A day’s workshop aimed at discussing issues affecting smallholder farmers and producers and to make them productive has been held in Bolgatanga in the Upper East Region.
Organised by the Ghana Federation of Forest and Farm Producers (GhaFFaP) through the Forest and Farm Facility (FFF), it also sought to provide opportunities for stakeholders to build synergies to support smallholder farmers.
It brought together representatives of the Northern Ecological Zone of Forest and Farm Producers Organisations (FFPOs), Department of Social Welfare and Ghana Shea Landscape Emission Reduction Project (GSLERP), among others.
The FFF is a global multi-partner trust fund involving the United Nations Food and Agriculture Organisation (FAO), International Institute of Environment and Development (IIED), International Union of Conservation of Nature (IUCN) and Agricord.
Speaking to the media at the end of the event, the Secretary of GhaFFaP, Mark Akparibo, said the event formed part of a national attempt to influence policy relating to smallholder forest and farm producers.
He said: “It is also intended to provide the platform for the smallholder farmers to interact with financial institutions on how to access financial support to achieve their production targets.
"This is a very important programme to discuss issues affecting smallholder farmers and producers and how they can be more productive and included in the country's social protection system.”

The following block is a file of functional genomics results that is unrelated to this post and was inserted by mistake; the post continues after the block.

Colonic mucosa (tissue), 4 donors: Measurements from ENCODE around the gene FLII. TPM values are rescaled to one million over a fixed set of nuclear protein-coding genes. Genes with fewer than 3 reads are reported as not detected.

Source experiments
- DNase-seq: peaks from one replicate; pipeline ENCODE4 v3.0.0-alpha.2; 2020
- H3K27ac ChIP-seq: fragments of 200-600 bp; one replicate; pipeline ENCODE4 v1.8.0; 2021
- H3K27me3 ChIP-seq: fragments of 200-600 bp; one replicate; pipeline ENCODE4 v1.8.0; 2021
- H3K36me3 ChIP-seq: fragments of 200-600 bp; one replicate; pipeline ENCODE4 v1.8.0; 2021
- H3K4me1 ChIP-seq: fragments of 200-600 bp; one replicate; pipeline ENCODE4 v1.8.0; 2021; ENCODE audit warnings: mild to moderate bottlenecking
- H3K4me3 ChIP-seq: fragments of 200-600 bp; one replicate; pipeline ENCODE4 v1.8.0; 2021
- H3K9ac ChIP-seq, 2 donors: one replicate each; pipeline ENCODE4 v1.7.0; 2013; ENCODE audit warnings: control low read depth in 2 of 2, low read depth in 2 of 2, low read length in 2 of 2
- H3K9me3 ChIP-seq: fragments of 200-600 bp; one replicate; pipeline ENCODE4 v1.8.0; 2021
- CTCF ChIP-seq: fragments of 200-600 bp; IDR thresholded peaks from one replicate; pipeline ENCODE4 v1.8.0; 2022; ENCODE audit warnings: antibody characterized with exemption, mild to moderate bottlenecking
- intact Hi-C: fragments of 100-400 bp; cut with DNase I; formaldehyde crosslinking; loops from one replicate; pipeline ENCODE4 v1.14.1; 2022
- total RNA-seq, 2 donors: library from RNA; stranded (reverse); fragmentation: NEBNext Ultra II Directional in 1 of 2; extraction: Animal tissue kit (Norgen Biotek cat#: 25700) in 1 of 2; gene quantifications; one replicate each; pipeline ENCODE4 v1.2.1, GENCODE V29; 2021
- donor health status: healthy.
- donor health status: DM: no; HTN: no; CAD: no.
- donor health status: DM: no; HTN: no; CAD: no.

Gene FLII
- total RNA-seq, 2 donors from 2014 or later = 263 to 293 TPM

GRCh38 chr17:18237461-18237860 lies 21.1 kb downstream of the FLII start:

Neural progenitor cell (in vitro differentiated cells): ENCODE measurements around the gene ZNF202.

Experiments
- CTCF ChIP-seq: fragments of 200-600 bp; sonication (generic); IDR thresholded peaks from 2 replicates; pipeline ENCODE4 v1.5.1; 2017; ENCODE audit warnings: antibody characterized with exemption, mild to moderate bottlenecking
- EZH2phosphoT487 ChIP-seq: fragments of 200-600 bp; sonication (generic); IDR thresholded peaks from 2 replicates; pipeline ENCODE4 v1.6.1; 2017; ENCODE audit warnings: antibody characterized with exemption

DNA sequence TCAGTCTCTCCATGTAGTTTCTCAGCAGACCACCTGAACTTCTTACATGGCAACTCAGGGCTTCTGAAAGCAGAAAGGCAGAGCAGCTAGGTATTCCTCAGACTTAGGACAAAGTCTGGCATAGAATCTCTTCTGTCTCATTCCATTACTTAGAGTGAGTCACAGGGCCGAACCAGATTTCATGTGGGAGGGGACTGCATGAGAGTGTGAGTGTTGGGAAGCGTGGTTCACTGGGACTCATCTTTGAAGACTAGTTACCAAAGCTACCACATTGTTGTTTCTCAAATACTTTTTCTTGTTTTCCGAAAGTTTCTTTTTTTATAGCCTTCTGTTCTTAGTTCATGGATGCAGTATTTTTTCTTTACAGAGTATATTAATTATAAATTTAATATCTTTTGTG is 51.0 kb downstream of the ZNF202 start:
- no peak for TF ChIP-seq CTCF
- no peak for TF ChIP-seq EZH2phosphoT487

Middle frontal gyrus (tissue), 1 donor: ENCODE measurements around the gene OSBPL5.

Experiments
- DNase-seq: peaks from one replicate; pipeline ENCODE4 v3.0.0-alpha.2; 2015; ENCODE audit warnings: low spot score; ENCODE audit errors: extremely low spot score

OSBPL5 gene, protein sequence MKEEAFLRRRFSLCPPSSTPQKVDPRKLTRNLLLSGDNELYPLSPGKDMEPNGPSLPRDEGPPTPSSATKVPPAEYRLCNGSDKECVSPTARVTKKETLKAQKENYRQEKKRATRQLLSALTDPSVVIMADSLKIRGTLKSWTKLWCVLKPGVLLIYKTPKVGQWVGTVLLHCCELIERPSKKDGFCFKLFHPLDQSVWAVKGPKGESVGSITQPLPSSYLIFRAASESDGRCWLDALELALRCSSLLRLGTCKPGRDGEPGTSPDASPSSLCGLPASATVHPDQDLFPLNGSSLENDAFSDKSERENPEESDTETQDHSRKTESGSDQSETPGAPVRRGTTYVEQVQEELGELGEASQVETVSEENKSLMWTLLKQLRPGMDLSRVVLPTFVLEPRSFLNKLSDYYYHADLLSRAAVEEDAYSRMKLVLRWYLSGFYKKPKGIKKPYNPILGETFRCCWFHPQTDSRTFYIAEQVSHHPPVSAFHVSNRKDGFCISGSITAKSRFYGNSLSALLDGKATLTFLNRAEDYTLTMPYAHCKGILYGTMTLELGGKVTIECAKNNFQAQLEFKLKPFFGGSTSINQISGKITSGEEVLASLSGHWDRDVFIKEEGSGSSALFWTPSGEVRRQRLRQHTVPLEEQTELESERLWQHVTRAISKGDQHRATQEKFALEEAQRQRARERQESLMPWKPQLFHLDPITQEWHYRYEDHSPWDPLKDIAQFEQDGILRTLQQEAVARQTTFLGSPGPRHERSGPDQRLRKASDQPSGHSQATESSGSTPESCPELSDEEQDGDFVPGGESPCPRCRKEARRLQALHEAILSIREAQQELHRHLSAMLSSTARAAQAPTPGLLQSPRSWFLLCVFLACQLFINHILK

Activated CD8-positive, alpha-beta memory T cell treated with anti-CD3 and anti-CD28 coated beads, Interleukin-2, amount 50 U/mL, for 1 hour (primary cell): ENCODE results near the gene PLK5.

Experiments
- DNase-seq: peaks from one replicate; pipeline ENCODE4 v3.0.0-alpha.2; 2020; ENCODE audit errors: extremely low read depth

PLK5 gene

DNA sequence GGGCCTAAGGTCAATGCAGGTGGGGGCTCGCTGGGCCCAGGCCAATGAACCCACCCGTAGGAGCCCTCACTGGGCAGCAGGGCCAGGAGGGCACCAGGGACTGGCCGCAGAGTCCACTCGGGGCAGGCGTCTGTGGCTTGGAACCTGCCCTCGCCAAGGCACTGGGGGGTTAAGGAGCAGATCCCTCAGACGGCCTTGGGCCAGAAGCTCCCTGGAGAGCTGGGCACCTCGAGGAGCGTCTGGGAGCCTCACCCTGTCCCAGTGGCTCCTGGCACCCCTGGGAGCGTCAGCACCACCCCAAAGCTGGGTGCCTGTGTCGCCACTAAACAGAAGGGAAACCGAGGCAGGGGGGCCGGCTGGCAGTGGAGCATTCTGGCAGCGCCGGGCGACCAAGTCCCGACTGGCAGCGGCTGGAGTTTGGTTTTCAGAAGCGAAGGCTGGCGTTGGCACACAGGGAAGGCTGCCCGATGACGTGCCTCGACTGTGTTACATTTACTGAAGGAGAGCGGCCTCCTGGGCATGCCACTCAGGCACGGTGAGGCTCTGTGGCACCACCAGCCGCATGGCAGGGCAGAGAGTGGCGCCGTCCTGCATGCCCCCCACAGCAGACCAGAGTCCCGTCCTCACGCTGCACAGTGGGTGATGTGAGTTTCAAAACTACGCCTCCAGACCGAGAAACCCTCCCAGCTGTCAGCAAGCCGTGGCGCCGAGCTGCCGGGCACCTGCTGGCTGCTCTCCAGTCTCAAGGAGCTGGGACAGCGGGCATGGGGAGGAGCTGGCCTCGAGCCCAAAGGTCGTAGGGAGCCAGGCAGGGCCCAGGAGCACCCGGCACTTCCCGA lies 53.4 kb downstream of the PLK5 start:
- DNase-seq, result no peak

Mr Akparibo noted that smallholder farmers and producers continued to play an important role in the country's food system, saying “the move is to enhance the capacity of the smallholder farmers as they continuously provide essential food products for national consumption".
He added that their aim was to build a common synergy with stakeholders, with the aim of ensuring sustainable landscapes, adding “we will push for a policy to protect non-timber products just like Ghana Cocoa Board protects cocoa".
An official of the Climate Change Directorate of the Forestry Commission (FC), Emmanuel A. Baapeng, said the commission was supporting FFPOs to deal with climate change and resilience issues.
The FAO-FFF National Facilitator, Elvis Kuudaar, said the FFF provided funding and technical support to FFPOs across the three ecological zones of the country, as well as supporting integrated landscapes towards building resilient value chains and social protection.
He said the workshop, which is the first to be held, was on three key themes, namely policy aspect relating access to finance, market linkages and social protection, adding, “our aim is to move from the usual talk shops by supporting technically and providing funding to implement the outcomes of the dialogues, to bring concrete benefits to the production value chain in the savannah zone”.
“At FFF we believe that the smallholder farmers are the real agents of change for climate resilience and landscapes,” he said, stressing “globally, smallholder farmers are the architects of the food basket, who have made the nation a leading producer of many products”.